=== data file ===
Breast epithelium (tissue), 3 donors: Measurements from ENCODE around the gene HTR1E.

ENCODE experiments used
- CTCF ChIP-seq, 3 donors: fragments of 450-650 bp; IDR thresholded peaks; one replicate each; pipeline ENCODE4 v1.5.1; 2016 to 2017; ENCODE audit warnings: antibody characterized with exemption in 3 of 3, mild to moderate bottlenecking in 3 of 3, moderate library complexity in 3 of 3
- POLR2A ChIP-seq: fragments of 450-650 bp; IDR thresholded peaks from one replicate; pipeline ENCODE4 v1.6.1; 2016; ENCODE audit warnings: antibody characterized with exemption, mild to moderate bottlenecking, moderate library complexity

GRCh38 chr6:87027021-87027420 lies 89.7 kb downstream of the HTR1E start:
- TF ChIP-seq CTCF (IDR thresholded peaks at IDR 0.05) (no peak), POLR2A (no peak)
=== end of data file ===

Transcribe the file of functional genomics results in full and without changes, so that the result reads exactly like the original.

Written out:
Breast epithelium (tissue), 3 donors: Measurements from ENCODE around the gene HTR1E.

ENCODE experiments used
- CTCF ChIP-seq, 3 donors: fragments of 450-650 bp; IDR thresholded peaks; one replicate each; pipeline ENCODE4 v1.5.1; 2016 to 2017; ENCODE audit warnings: antibody characterized with exemption in 3 of 3, mild to moderate bottlenecking in 3 of 3, moderate library complexity in 3 of 3
- POLR2A ChIP-seq: fragments of 450-650 bp; IDR thresholded peaks from one replicate; pipeline ENCODE4 v1.6.1; 2016; ENCODE audit warnings: antibody characterized with exemption, mild to moderate bottlenecking, moderate library complexity

GRCh38 chr6:87027021-87027420 lies 89.7 kb downstream of the HTR1E start:
- TF ChIP-seq CTCF (IDR thresholded peaks at IDR 0.05) (no peak), POLR2A (no peak)